... this time a colour-ringed Great Black-back, which I found while gulling at Walberswick, Suffolk, last month. JY097 was ringed as a chick on a small island off the northern tip of Denmark on 28 June 2012, and as a first-winter was sighted four times in the Boulogne area, northern France, in February and March 2013. Since then there had been no further reports until I spotted it lounging on the concrete jetties at Walberswick on 3 August. My guess is that it has probably remained well south of its natal area since it first left, and might not return there until three or four years old, by which time it will effectively be a young adult and approaching breeding condition. Another fascinating example of what colour-ringing can teach us about bird movements.



Tuesday, 9 September 2014

Close, but no cigar

Second-calendar-year presumed intermedius Lesser Black-backed Gull from Norway at my London study site.
During the course of many visits to my local gulling site on the Thames in east London, one of the assorted stragglers I've often hoped to find is so-called Baltic Gull, the nominate form of Lesser Black-backed Gull Larus fuscus. Identifying this dinky and declining north-east European larid is generally far from straightforward unless (a) you happen to be on its breeding grounds in far north-east Fennoscandia, or (b) you discover a colour-ringed bird which can be traced back to this core range.

Last Friday, 5th September, I got a little closer to fuscus, in spirit at least. J078K was ringed as a chick last year in Finnmark, north Norway, an area traditionally associated with Baltic Gull, but within which the other two forms of this species, intermedius and graellsii, now occur (read more about recent changes in the distribution of Lesser Black-backed subspecies here). On plumage and moult it is probably an intermedius (surely more likely than graellsii to be breeding in northernmost Norway anyway), and interestingly this bird is currently in London after spending the early winter in Portugal and then Spain.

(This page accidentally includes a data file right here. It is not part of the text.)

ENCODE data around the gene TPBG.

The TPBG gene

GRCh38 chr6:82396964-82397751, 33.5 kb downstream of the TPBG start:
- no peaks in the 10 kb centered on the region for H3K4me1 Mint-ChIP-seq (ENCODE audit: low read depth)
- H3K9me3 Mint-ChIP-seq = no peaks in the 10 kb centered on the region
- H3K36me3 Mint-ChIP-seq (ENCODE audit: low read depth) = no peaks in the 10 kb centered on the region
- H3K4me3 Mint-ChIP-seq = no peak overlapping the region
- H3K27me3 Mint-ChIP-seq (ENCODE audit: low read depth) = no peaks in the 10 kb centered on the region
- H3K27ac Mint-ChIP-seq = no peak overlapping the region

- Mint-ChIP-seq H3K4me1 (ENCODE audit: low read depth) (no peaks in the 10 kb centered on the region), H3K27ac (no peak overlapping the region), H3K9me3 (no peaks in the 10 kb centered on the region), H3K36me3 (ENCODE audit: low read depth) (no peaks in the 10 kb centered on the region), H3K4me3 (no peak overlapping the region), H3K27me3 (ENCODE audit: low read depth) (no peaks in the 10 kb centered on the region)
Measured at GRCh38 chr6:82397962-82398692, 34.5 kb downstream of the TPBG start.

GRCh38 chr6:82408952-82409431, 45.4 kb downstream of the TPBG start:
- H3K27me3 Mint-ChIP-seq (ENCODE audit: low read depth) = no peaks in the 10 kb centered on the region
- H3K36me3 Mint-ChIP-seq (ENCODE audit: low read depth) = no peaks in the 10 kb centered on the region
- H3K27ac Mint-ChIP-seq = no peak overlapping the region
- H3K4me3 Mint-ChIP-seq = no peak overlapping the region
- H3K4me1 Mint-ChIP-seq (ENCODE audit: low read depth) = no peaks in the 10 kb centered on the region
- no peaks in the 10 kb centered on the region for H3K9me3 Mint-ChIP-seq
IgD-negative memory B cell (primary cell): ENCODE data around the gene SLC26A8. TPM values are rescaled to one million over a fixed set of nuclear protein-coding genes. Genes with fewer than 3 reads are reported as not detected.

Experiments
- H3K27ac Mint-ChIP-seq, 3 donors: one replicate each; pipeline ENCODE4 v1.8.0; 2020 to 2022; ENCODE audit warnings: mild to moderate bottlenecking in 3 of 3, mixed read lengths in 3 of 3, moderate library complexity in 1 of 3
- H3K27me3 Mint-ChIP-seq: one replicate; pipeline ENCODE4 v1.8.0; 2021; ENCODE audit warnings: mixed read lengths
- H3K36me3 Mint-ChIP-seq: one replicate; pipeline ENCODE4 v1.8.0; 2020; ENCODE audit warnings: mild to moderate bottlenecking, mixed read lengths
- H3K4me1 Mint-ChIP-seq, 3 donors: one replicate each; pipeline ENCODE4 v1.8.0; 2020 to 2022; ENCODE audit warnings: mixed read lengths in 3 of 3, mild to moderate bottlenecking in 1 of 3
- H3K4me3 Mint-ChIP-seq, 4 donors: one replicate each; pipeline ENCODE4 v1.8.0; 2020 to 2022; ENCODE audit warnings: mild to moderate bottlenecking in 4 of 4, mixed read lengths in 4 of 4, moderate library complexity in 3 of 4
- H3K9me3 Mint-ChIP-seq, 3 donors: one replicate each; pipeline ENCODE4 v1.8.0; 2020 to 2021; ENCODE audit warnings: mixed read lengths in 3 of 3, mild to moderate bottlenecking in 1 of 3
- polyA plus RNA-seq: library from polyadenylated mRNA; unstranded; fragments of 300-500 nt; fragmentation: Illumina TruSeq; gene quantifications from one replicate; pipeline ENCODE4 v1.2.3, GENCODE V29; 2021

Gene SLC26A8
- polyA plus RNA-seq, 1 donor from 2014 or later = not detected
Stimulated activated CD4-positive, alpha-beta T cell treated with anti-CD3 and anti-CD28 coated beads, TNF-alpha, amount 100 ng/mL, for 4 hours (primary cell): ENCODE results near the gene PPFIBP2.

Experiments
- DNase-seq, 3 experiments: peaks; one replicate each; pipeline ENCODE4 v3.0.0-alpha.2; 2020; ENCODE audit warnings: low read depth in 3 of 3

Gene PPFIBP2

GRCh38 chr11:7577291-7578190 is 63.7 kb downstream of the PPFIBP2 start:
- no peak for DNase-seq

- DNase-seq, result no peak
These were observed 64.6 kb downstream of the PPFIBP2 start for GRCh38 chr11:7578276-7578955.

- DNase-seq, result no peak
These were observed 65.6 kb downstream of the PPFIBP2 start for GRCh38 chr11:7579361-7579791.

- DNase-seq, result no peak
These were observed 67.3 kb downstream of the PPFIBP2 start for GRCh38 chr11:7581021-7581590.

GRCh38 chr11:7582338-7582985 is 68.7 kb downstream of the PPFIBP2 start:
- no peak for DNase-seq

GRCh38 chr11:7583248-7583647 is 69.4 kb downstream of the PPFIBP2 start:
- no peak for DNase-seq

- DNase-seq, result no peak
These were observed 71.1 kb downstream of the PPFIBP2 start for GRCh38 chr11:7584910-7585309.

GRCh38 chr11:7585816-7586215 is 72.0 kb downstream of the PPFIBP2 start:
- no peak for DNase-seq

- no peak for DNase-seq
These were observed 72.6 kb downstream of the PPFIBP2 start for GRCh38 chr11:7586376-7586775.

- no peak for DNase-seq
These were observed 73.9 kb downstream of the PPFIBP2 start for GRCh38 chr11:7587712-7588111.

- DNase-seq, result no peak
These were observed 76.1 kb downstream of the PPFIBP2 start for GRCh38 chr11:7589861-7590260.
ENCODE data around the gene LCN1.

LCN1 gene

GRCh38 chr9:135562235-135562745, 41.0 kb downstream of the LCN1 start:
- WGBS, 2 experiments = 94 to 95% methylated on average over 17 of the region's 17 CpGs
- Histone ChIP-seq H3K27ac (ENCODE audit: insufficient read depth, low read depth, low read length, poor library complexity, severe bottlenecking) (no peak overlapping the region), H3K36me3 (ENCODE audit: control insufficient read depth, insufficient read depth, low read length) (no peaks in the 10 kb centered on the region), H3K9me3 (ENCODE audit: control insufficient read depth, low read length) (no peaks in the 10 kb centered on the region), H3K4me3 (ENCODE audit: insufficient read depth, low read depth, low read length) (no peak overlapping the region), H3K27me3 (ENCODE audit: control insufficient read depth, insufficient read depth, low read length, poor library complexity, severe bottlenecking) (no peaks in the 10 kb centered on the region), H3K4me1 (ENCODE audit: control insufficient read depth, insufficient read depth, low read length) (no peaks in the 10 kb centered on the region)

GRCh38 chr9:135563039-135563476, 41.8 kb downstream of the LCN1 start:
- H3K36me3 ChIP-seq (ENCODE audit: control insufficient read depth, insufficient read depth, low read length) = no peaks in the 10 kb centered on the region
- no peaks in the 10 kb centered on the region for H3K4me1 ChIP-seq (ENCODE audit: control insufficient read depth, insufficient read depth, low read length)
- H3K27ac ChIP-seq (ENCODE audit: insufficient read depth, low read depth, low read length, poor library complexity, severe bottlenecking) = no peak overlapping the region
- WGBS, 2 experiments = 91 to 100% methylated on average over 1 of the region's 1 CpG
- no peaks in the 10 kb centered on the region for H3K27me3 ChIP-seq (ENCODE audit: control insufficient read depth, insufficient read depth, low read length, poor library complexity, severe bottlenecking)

According to the study linked above (for details of which thanks to Mars Muusse), juveniles of fuscus as well as intermedius may occur in western Europe on migration, unlike the more easterly-migrating adults. Returning youngsters in their first spring are now known to be identifiable through primary moult, so in the absence of a colour ring birds of this age are the best bet when searching for candidates. My own search goes on, but in the meantime here's the low-down on J078K. (Thanks also to Peter Rock, Ronald Klein, Frode Falkenberg and Detlef Gruber for contributing useful comments and information on this).


Sunday, 7 September 2014

Birding in the Azores, 20 years on

This time next month I'll be heading out to the Azores to lead this year's Birdwatch reader holiday. It'll be the 14th occasion on which I've been lucky enough to visit these fantastic islands on the European side of the Atlantic, and in fact this autumn marks the 20th anniversary of my first trip there. This archipelago never disappoints, and it is one of my all-time favourite birding destinations - take a look at this selection of birding highlights from my visits over the years and you'll appreciate why.